New York's Leading Biohazard & Trauma Scene Cleaners

Crime Scene Cleanup in New York

NCSC crews are fully licensed to provide biohazard cleaning services to all New York municipalities.

In 2022, 1 in 319 New Yorkers were left to clean after biohazard remains after being a victim of violent crime.

NCSC is a licensed emergency bloodborne pathogen cleanup company that offers skilled professional violent crime cleanup so no victim has clean up these situations themselves.

Combined Experience of Over 20 Years

Who Is NCSC?

The National Crime Scene Cleanup (NCSC) is an emergency trauma scene and biohazard cleaning company that amasses a nationwide network of fully licensed biohazard cleaners. NCSC was established in 2014 by crews whose experience in the field combines over 20 years.


Local Services Offered

Federal, State, & Local Licensure

Fully Licensed Nationwide and in New York

NCSC's operations are headquartered in New York and have been since its establishment. This gives NCSC greater foresight in restoring property damaged by biohazards in New York. Most nationwide companies are not based in New York and therefore miss significant details owing to a lack of local training and licensing. This results in fines and potential environmental or public health risks.


The New York State DEC has specific requirements for anyone transporting regulated waste. This law prohibits anyone from transporting biohazards within or across state lines without being registered and obtaining permits under Part 364.

In addition to a Part 364 permit, each NCSC supervisor and technician holds an NYS DOL Mold Abatement License and are certified to remediate asbestos lawfully under NYS Cert. #13414734. This training is helpful if exposed to asbestos or mold during the demolition and restoration required in severe situations.

What is Covered Under Part 364?

Part 364 states that all vehicles transporting bio must:

  • Have a properly enclosed and secured cargo-carrying area for loading and unloading regulated waste
  • All household hazardous waste must be transported by a vehicle registered and permitted under Part 364.
  • Regulated waste must be dropped off at an authorized and registered facility (also designated on the transporter permit).
  • A copy of the permit is always kept with the registered vehicle.
  • Waste be responsibly contained, marked, and secured in respective containers to ensure maximum protection of the environment during transport.
  • Waste cannot be stored in the vehicle for any longer than 30 days.
  • Require 3 year mandatory operator training in applicable OSHA regulation laws
  • Follow all additional USDOT hazardous material requirements regulated in 49 CFR 173.196
  • Keep records pertaining to regulated waste recordkeeping, reporting, and tracking documentation.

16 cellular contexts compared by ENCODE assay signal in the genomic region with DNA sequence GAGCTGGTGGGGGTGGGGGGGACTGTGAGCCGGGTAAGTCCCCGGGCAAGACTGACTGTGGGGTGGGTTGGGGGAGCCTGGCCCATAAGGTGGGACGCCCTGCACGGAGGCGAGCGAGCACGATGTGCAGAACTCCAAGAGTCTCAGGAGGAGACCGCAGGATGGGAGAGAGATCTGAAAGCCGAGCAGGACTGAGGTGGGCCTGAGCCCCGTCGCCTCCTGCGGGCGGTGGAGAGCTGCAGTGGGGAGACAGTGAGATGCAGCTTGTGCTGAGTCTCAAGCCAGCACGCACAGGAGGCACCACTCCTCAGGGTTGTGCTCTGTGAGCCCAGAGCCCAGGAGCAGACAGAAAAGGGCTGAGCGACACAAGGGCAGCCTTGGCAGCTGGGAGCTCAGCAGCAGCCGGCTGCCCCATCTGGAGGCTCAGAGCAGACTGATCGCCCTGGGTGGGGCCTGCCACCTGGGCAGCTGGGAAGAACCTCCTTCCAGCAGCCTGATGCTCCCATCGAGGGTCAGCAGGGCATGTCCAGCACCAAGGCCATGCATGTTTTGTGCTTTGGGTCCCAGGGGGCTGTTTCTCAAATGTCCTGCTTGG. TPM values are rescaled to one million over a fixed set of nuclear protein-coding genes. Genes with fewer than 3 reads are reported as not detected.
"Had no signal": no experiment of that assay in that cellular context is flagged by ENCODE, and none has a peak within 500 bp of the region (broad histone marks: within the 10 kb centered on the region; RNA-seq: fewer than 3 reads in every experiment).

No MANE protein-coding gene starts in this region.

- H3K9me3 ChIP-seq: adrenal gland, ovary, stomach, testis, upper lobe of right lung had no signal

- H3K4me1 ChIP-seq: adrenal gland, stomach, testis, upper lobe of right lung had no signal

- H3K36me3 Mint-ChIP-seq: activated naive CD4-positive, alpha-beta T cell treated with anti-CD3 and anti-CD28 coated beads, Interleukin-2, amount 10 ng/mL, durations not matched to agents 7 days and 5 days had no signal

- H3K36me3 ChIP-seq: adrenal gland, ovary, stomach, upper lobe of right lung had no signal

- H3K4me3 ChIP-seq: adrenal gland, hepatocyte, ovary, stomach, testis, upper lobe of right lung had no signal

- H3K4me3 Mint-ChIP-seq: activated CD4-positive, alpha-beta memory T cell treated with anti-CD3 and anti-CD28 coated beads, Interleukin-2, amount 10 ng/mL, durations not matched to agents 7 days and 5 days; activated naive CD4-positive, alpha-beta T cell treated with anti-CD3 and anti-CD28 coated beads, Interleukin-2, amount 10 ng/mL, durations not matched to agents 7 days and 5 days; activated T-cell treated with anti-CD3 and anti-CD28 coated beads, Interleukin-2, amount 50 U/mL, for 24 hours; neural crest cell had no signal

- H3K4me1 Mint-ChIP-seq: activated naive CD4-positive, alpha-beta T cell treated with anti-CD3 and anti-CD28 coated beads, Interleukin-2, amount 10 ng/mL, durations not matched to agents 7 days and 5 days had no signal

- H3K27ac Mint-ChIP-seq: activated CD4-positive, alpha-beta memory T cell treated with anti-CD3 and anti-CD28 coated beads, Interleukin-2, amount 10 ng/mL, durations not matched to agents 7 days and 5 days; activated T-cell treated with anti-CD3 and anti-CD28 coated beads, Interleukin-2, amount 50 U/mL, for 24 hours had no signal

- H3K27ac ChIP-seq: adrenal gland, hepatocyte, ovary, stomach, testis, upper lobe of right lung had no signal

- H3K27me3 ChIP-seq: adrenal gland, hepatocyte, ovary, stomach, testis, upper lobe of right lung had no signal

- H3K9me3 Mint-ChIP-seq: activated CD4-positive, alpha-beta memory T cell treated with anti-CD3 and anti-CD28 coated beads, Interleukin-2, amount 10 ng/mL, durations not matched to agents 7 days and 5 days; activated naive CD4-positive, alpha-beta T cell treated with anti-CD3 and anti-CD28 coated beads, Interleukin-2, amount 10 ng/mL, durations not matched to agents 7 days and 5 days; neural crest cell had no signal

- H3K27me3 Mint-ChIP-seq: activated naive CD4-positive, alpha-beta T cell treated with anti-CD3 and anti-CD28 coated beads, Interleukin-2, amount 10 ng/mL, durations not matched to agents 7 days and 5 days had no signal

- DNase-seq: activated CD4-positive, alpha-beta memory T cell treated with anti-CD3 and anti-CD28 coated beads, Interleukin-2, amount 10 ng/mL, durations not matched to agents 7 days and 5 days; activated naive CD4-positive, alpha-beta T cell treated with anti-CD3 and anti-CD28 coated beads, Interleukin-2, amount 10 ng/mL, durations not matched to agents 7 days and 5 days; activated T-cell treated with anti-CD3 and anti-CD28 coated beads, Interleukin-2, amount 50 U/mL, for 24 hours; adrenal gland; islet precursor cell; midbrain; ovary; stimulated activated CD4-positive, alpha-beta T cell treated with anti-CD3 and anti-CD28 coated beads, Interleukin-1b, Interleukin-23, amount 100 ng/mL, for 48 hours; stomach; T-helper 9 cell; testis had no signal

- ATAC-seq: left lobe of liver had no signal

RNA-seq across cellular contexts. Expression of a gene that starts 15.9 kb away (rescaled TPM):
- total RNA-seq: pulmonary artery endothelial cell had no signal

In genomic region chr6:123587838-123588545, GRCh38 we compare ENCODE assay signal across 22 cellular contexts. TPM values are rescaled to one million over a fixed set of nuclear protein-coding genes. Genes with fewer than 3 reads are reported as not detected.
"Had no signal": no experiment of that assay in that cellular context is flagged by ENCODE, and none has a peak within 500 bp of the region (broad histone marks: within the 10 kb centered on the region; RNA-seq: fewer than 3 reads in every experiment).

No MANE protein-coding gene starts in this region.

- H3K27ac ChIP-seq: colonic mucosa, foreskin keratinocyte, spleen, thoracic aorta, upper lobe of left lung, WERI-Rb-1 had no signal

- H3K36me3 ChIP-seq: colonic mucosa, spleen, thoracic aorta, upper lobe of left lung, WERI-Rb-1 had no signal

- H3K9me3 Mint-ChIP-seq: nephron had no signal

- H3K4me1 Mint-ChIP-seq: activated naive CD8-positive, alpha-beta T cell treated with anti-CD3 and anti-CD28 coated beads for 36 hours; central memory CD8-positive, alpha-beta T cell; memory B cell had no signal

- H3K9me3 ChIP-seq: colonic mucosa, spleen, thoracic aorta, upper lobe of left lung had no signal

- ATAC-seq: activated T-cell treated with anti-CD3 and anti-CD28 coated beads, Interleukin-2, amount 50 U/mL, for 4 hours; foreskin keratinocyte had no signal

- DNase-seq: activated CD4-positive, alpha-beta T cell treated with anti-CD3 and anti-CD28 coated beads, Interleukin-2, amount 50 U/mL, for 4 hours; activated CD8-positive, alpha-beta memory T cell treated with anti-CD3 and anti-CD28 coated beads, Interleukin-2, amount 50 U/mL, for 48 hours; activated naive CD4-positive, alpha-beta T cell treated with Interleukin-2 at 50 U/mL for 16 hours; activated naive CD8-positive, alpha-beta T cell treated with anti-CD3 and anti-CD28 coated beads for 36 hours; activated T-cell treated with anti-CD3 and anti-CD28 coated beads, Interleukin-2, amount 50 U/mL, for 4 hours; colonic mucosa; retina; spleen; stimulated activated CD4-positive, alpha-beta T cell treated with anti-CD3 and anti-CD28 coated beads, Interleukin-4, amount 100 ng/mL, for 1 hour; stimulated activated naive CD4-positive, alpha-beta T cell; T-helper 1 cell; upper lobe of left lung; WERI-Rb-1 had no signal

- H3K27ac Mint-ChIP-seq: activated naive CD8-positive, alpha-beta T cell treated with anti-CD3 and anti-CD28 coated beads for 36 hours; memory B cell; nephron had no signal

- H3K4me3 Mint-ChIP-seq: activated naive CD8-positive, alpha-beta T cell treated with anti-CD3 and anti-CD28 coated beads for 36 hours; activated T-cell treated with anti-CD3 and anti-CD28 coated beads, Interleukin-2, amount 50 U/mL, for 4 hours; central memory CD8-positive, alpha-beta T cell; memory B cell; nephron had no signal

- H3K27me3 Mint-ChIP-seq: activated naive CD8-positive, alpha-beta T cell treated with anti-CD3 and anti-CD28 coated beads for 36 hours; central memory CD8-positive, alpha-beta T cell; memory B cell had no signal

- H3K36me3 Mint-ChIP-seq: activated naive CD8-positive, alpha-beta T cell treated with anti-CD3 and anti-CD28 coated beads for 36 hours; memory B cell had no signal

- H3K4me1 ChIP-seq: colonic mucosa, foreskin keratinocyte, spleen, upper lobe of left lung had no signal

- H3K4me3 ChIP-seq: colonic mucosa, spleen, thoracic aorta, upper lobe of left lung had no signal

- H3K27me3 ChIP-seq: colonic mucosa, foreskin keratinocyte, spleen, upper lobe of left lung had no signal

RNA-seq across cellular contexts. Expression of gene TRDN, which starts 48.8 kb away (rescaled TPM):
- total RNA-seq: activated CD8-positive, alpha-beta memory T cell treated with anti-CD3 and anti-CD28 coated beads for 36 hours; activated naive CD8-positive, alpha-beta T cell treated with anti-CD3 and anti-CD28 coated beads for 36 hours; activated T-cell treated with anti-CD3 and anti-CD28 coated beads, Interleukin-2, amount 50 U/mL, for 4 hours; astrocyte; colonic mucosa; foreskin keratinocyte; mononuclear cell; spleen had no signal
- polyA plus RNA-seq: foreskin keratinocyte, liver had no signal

• Properly decontaminated upon vehicle decommission. Transporter documentation must also be kept for a minimum of 3 years.

In addition, each transport vehicle must display the name of the permit holder and permit number on the driver, passenger, and rear side of the vehicle in numbers and letters at least 3 inches high and in a readable color.

NCSC follows these requirements while also ensuring there are no graphics, signage, or branding to bring unnecessary attention to the situation. 

Frequently Asked Questions

If your question is not listed here, feel free to ask when you call.

1What is a bloodborne pathogen?

A bloodborne pathogen is any harmful microorganism that produces disease in human blood. A bloodborne pathogen is considered HIV and certain types of hepatitis, for example.

All bodily fluids should be treated as biohazard waste for their ability to transmit pathogens--however a bloodborne pathogen refers to a pathogen in blood. These blood pathogens can be present in other bodily fluids as well, particularly if the individual is sick with blood present in feces, urine, or vomit.

That is especially the reason why you want to always treat bodily fluids as biohazards and treat them appropriately.

2How long is a bloodborne pathogen considered infectious?

It depends on the pathogen. Certain pathogens like HIV or Hepatitis can remain alive for over a week. Lesser infectious and fatal viruses such as Herpes can survive for a few hours up to a week.

It all depends on the pathogen and the surface.

3What disinfectant do you use?

OSHA and the EPA permit different types of disinfectants that are chosen based on the situation. NCSC teams always strive to use non allergenic and environmentally friendly options for every situation. When you call, a representative will explain the this process further.

4Are you hiring crime scene cleaners?

If you're looking for a crime scene cleaner job, you may can take a look at career resources or inquire directly.

5How much do these services cost?

The cost of services starts from $2,500 a day however this depends greatly depending on the severity of the situation and additional factors, e.g. insurance coverage. 86% of our customers since 2014 haven’t paid a single dollar out of pocket for their cleanup situation. Many services are covered under general homeowners or property insurance policies, please call directly for coverage information.

In the rare event insurance coverage is not available, all standard payment methods including major credit cards, insurance company claims when it applies, and company checks for business customers. To begin the process, a NCSC representative will email you a DocuSign agreement for your review and approval. As per company policy, the agreement must be fully signed prior to the start of any work. In the rare case these payment options aren’t available to you, crime victim reparation funding may be available. Payment plans are granted to those that meet hardship requirements with corporate headquarters. These plans are subject to management approval.